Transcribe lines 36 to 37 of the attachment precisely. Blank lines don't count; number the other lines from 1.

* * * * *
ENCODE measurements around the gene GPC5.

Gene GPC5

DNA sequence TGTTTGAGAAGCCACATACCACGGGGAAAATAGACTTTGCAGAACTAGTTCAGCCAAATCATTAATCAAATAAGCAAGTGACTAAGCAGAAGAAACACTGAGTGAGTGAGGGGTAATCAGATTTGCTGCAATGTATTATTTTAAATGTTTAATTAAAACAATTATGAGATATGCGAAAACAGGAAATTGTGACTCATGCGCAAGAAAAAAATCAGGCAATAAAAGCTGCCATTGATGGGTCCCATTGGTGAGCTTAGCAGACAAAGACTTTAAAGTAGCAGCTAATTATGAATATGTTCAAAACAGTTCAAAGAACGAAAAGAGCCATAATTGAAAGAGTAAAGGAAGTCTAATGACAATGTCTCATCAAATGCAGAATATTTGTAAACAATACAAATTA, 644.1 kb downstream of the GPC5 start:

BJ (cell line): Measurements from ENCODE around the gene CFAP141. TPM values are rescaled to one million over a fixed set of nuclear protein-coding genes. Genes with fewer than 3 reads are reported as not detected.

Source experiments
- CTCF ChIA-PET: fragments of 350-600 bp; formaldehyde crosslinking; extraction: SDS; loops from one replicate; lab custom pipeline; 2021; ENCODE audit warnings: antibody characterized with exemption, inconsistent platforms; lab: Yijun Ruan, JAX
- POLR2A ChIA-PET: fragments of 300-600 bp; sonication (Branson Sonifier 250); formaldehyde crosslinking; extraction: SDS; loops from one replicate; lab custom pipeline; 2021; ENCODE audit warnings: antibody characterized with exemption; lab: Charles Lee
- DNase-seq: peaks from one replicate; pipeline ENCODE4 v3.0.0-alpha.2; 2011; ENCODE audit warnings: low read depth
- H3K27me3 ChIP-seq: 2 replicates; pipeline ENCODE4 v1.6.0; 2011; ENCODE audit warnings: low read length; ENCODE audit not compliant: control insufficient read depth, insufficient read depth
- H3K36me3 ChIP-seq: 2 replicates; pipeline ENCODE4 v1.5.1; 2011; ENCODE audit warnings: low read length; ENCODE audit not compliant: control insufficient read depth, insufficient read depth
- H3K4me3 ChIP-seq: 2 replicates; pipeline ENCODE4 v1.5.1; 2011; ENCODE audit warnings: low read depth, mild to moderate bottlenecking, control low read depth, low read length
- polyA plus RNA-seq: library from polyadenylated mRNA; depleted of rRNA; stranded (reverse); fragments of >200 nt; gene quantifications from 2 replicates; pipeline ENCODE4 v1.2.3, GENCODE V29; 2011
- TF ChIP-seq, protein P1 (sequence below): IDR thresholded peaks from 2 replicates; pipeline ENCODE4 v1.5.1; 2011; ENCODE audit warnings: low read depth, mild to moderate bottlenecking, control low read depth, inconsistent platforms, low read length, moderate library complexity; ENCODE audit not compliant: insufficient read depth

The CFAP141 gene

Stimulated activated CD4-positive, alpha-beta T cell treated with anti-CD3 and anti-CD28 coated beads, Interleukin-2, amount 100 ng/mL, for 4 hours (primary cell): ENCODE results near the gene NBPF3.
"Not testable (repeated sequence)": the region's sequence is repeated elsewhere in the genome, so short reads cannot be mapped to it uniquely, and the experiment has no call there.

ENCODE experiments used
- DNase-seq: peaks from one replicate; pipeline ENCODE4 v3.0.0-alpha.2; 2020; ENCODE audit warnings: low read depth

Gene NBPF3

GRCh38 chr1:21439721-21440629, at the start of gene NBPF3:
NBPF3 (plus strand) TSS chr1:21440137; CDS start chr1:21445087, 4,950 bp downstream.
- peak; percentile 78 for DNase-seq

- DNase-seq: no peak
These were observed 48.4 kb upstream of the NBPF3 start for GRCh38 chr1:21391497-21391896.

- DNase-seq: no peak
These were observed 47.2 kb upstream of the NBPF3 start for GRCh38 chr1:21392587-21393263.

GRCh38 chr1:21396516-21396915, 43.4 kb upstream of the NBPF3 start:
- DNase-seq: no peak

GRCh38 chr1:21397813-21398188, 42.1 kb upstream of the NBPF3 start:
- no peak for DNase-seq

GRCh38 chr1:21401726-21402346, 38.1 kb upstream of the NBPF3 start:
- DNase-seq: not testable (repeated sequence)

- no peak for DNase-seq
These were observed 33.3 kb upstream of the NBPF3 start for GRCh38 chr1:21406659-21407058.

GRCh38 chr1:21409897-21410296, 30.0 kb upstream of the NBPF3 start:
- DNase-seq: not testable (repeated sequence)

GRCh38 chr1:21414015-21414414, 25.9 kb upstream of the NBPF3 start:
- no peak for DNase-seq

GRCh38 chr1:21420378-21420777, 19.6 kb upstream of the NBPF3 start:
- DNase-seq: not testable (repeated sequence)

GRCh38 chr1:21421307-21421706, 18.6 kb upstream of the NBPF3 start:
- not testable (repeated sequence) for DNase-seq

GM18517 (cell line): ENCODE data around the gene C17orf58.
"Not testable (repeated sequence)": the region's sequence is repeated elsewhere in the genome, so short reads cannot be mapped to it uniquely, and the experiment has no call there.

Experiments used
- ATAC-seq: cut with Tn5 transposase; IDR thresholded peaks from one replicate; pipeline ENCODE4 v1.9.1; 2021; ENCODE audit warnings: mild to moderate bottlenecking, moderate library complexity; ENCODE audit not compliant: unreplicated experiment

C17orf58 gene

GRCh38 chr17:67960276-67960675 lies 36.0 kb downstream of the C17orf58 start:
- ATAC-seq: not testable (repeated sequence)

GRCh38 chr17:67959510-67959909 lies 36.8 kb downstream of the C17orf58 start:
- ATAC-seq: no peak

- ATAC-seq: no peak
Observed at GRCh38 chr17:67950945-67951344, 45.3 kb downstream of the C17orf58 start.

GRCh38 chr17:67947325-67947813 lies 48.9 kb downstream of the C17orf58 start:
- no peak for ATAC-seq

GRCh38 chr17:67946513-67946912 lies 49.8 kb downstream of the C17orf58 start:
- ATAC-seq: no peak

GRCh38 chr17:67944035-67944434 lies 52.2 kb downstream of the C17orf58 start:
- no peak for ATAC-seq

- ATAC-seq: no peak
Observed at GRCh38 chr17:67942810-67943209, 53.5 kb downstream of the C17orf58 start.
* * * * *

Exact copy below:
- DNase-seq: not testable (repeated sequence)

GRCh38 chr1:21414015-21414414, 25.9 kb upstream of the NBPF3 start: